Now, Jenniskens has found the trail of crumbs of such a comet, which passed very close to Earth's orbit the last time it was near the Sun. That could have been only a few hundred years ago, or many thousands.

At that time, the comet released a cloud of dust which is now returning. Some dust grains return earlier than others, depending on how elongated their orbit ended up being, and the result is a continuous stream of returning dust grains. That stream is detected only when it encounters the Earth, when the meteoroids cause a brief 2-hour meteor shower.

"Earth gets hosed typically only once or twice every sixty years by such streams," says Jenniskens. "Only when Jupiter and Saturn are back at their original positions do they steer the dust trail in our path. The trail wags in and out of Earth's path much like the Sun moves around in response to the motion of these heavy planets."

The February Eta Draconids follow a short list of other such known showers, which include the November 22 Alpha Monocerotids, which were seen last in 1995, and the September 1 Aurigids, which created a spectacular shower in 2007. The return of those showers was predicted by Jenniskens.

Now the February Eta Draconid shower has been discovered, Jenniskens is confident that a next return can be predicted. He teamed with Finnish astronomer Esko Lyytinen to investigate. Lyytinen calculated a possible return in 2016 or 2023, after that not again until 2076.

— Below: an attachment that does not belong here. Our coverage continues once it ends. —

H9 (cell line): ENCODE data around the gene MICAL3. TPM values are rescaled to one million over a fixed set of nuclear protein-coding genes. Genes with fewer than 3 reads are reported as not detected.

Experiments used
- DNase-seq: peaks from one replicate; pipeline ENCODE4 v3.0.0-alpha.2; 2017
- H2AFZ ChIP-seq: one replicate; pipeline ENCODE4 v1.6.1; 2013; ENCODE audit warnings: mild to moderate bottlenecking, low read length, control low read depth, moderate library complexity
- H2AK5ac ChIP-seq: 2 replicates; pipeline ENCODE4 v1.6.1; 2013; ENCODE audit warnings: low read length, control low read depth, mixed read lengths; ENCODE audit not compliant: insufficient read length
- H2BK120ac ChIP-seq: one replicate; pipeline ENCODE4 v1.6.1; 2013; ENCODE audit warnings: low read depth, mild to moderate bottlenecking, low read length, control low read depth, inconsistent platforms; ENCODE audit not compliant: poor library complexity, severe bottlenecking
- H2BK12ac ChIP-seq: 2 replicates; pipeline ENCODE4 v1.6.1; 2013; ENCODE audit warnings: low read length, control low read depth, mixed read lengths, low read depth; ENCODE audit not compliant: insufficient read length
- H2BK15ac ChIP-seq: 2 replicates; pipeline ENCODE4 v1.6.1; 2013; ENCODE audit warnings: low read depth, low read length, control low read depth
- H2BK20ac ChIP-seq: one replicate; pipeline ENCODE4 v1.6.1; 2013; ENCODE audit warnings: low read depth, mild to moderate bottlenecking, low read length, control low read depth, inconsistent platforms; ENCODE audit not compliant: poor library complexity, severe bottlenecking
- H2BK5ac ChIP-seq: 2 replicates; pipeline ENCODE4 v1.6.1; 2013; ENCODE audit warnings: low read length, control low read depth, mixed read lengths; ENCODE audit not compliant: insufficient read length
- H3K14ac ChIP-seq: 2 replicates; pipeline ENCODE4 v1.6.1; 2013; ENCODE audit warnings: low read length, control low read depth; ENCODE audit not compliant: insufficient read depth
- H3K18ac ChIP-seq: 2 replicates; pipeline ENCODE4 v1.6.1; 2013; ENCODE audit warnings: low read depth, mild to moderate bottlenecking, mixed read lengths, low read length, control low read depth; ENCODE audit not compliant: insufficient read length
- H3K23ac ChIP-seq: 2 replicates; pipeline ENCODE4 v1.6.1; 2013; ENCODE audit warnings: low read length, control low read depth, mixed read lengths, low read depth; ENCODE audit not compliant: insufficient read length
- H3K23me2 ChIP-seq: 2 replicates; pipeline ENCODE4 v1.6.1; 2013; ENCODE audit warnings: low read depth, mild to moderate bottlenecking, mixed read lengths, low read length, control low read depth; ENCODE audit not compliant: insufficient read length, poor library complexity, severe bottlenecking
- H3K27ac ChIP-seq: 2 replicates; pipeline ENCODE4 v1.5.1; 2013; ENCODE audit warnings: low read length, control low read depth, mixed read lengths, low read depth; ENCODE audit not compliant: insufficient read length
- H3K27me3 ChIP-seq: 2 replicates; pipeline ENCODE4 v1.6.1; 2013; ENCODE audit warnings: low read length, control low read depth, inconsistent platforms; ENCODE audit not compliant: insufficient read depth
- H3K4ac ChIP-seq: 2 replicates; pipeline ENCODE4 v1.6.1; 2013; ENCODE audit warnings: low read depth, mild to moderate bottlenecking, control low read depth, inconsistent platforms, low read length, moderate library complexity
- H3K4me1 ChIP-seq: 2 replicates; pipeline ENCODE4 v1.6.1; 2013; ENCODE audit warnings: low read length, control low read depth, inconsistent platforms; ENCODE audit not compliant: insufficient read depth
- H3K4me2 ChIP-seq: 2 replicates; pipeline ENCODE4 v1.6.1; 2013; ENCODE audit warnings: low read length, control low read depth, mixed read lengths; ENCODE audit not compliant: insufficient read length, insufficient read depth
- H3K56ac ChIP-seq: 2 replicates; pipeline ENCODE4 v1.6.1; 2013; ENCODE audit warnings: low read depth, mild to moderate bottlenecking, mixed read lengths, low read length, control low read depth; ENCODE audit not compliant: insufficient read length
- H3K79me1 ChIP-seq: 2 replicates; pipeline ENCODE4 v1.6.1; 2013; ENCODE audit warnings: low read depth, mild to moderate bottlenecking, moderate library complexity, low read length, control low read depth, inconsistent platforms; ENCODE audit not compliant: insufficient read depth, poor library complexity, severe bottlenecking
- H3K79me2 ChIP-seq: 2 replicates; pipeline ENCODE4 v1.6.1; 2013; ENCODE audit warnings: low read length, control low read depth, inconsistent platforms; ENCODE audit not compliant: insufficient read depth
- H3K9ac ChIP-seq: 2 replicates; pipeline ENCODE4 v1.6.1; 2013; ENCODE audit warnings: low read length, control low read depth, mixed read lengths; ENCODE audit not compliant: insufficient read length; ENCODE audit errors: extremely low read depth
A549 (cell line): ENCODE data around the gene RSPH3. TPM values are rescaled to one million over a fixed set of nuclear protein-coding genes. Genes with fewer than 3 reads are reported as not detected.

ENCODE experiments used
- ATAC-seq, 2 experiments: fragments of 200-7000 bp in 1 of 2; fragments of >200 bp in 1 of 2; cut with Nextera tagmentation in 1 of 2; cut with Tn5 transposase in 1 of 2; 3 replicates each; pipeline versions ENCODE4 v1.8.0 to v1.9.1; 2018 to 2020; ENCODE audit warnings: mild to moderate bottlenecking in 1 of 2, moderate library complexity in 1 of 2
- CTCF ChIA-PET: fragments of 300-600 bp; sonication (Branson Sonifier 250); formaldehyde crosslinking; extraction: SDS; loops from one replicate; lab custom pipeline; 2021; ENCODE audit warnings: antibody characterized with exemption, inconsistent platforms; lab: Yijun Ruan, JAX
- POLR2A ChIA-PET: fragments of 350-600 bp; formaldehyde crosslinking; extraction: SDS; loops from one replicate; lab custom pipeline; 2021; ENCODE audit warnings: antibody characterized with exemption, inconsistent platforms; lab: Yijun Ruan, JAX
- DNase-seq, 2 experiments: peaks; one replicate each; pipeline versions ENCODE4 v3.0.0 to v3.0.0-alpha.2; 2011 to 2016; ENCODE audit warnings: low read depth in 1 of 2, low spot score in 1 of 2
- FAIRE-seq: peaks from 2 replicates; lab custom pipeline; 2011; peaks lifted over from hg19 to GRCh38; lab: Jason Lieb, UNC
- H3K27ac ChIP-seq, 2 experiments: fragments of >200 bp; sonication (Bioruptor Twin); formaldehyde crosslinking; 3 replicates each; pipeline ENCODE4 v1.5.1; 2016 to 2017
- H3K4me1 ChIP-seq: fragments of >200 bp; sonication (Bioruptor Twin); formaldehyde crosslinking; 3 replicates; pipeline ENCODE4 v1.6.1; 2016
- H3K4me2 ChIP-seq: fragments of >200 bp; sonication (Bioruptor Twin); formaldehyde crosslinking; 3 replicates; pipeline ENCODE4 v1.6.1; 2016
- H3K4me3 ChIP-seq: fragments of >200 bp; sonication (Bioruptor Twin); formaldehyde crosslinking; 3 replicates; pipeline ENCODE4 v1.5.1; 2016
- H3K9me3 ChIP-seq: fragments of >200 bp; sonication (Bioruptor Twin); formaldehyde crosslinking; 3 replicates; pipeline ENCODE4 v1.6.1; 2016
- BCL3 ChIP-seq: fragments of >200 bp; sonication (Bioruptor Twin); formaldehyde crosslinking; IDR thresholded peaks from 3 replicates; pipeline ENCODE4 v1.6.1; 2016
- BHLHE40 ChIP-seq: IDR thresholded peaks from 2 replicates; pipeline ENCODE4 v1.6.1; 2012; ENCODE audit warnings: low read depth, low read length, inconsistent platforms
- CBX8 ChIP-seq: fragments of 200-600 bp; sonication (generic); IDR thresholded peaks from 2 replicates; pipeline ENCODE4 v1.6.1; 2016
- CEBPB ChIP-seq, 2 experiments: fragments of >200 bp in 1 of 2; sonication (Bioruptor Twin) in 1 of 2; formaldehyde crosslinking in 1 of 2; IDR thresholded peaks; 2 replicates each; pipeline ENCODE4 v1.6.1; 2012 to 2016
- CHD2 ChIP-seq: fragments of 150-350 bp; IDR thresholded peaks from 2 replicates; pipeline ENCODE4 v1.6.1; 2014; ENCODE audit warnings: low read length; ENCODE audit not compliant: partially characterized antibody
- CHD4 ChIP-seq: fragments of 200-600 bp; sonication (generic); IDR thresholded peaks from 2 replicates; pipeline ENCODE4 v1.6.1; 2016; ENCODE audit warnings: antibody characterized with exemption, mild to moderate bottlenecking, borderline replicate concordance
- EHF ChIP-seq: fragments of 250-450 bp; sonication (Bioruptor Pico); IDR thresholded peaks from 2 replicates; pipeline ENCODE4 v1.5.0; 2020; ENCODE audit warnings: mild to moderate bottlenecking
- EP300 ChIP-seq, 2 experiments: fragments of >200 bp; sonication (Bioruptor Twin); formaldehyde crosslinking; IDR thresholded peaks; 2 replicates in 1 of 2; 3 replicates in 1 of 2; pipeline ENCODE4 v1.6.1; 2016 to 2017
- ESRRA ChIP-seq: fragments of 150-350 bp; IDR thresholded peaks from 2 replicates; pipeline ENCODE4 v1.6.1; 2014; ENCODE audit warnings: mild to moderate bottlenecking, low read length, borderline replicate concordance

Future observations of this shower may pry loose other information about the comet that caused this stream of meteoroids, which is a potential danger to Earth. "If the meteoroids can hit us, so can the comet," says Jenniskens, "We don't know whether the comet has already passed us by or is still on approach."

To get some extra advance warning, one could look along the measured orbit to those spots where the comet could arrive at Earth's orbit on a future February 4 date.

"Even then, chances are very small that the comet will actually hit us, as such impacts are rare in Earth's history," he added.

Related Links
Cameras for Allsky Meteor Surveillance at SETI
Asteroid and Comet Mission News, Science and Technology

Get Our Free Newsletters Via Email
Buy Advertising Editorial Enquiries

. Comment on this article via your Facebook, Yahoo, AOL, Hotmail login.

Share this article via these popular social media networks
del.icio.usdel.icio.us DiggDigg RedditReddit GoogleGoogle

SOHO Watches a Comet Fading Away
Greenbelt MD (SPX) Jul 29, 2011